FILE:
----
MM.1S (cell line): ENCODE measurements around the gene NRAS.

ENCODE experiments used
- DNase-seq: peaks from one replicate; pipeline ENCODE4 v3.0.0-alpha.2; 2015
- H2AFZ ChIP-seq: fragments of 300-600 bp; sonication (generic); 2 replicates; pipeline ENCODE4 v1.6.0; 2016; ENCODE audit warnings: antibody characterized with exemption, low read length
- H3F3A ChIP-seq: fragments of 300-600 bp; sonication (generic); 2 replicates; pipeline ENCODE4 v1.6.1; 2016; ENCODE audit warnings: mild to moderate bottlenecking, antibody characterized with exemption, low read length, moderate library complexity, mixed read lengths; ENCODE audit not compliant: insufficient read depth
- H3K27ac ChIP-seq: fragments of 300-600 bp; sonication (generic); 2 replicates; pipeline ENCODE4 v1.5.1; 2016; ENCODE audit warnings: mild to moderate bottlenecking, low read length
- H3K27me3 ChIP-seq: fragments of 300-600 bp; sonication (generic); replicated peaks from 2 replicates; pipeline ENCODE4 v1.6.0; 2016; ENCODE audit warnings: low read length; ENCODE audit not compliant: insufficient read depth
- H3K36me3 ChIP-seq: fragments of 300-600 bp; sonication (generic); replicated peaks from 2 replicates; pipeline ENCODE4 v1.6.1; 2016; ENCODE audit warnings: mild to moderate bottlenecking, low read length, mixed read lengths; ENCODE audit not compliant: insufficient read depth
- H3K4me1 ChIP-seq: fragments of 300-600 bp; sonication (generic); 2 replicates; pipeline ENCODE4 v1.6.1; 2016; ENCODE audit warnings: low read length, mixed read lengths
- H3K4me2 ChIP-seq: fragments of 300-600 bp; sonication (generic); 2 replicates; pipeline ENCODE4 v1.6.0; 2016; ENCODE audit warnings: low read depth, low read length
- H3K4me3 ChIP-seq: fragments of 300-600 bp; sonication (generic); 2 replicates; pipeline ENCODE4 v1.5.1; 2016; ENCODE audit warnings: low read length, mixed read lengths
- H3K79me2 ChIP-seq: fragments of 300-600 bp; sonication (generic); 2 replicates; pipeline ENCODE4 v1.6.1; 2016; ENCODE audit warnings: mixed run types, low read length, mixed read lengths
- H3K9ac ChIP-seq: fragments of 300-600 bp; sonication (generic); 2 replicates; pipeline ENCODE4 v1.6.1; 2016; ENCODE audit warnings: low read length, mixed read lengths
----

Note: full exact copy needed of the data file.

MM.1S (cell line): ENCODE measurements around the gene NRAS.

ENCODE experiments used
- DNase-seq: peaks from one replicate; pipeline ENCODE4 v3.0.0-alpha.2; 2015
- H2AFZ ChIP-seq: fragments of 300-600 bp; sonication (generic); 2 replicates; pipeline ENCODE4 v1.6.0; 2016; ENCODE audit warnings: antibody characterized with exemption, low read length
- H3F3A ChIP-seq: fragments of 300-600 bp; sonication (generic); 2 replicates; pipeline ENCODE4 v1.6.1; 2016; ENCODE audit warnings: mild to moderate bottlenecking, antibody characterized with exemption, low read length, moderate library complexity, mixed read lengths; ENCODE audit not compliant: insufficient read depth
- H3K27ac ChIP-seq: fragments of 300-600 bp; sonication (generic); 2 replicates; pipeline ENCODE4 v1.5.1; 2016; ENCODE audit warnings: mild to moderate bottlenecking, low read length
- H3K27me3 ChIP-seq: fragments of 300-600 bp; sonication (generic); replicated peaks from 2 replicates; pipeline ENCODE4 v1.6.0; 2016; ENCODE audit warnings: low read length; ENCODE audit not compliant: insufficient read depth
- H3K36me3 ChIP-seq: fragments of 300-600 bp; sonication (generic); replicated peaks from 2 replicates; pipeline ENCODE4 v1.6.1; 2016; ENCODE audit warnings: mild to moderate bottlenecking, low read length, mixed read lengths; ENCODE audit not compliant: insufficient read depth
- H3K4me1 ChIP-seq: fragments of 300-600 bp; sonication (generic); 2 replicates; pipeline ENCODE4 v1.6.1; 2016; ENCODE audit warnings: low read length, mixed read lengths
- H3K4me2 ChIP-seq: fragments of 300-600 bp; sonication (generic); 2 replicates; pipeline ENCODE4 v1.6.0; 2016; ENCODE audit warnings: low read depth, low read length
- H3K4me3 ChIP-seq: fragments of 300-600 bp; sonication (generic); 2 replicates; pipeline ENCODE4 v1.5.1; 2016; ENCODE audit warnings: low read length, mixed read lengths
- H3K79me2 ChIP-seq: fragments of 300-600 bp; sonication (generic); 2 replicates; pipeline ENCODE4 v1.6.1; 2016; ENCODE audit warnings: mixed run types, low read length, mixed read lengths
- H3K9ac ChIP-seq: fragments of 300-600 bp; sonication (generic); 2 replicates; pipeline ENCODE4 v1.6.1; 2016; ENCODE audit warnings: low read length, mixed read lengths